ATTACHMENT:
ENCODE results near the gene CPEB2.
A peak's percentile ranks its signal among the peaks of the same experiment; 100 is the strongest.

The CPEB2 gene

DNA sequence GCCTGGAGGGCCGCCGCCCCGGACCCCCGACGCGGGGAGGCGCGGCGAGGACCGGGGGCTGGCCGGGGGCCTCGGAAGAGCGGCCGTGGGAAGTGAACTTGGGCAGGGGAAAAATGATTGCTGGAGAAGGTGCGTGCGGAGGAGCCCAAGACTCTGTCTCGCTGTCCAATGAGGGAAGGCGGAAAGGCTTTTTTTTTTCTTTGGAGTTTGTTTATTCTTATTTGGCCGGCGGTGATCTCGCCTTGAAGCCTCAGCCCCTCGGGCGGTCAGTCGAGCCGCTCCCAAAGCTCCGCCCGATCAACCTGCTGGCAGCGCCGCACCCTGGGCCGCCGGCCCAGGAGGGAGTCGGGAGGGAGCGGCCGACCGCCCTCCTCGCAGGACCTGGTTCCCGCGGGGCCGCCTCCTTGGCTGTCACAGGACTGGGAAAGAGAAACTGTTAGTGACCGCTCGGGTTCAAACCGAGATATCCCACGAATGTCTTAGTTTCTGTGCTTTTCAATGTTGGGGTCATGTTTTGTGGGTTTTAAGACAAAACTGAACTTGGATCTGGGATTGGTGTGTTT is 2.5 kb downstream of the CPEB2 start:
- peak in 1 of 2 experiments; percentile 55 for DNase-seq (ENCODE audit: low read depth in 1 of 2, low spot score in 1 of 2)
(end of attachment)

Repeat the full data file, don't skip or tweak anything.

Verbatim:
ENCODE results near the gene CPEB2.
A peak's percentile ranks its signal among the peaks of the same experiment; 100 is the strongest.

The CPEB2 gene

DNA sequence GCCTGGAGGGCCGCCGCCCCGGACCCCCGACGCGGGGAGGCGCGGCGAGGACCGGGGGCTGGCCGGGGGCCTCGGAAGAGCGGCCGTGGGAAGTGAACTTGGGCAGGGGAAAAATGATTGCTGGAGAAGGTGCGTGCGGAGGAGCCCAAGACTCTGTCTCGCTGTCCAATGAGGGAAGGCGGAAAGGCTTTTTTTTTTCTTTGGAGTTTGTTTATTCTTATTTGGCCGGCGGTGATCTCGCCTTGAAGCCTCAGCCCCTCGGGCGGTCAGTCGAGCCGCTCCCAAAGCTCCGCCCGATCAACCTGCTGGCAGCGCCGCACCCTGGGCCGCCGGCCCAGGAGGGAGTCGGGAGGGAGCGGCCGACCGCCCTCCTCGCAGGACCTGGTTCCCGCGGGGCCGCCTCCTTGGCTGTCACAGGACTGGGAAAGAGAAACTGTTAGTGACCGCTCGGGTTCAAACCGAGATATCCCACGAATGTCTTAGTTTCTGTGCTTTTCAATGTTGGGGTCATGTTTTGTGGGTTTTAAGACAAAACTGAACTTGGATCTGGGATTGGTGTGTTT is 2.5 kb downstream of the CPEB2 start:
- peak in 1 of 2 experiments; percentile 55 for DNase-seq (ENCODE audit: low read depth in 1 of 2, low spot score in 1 of 2)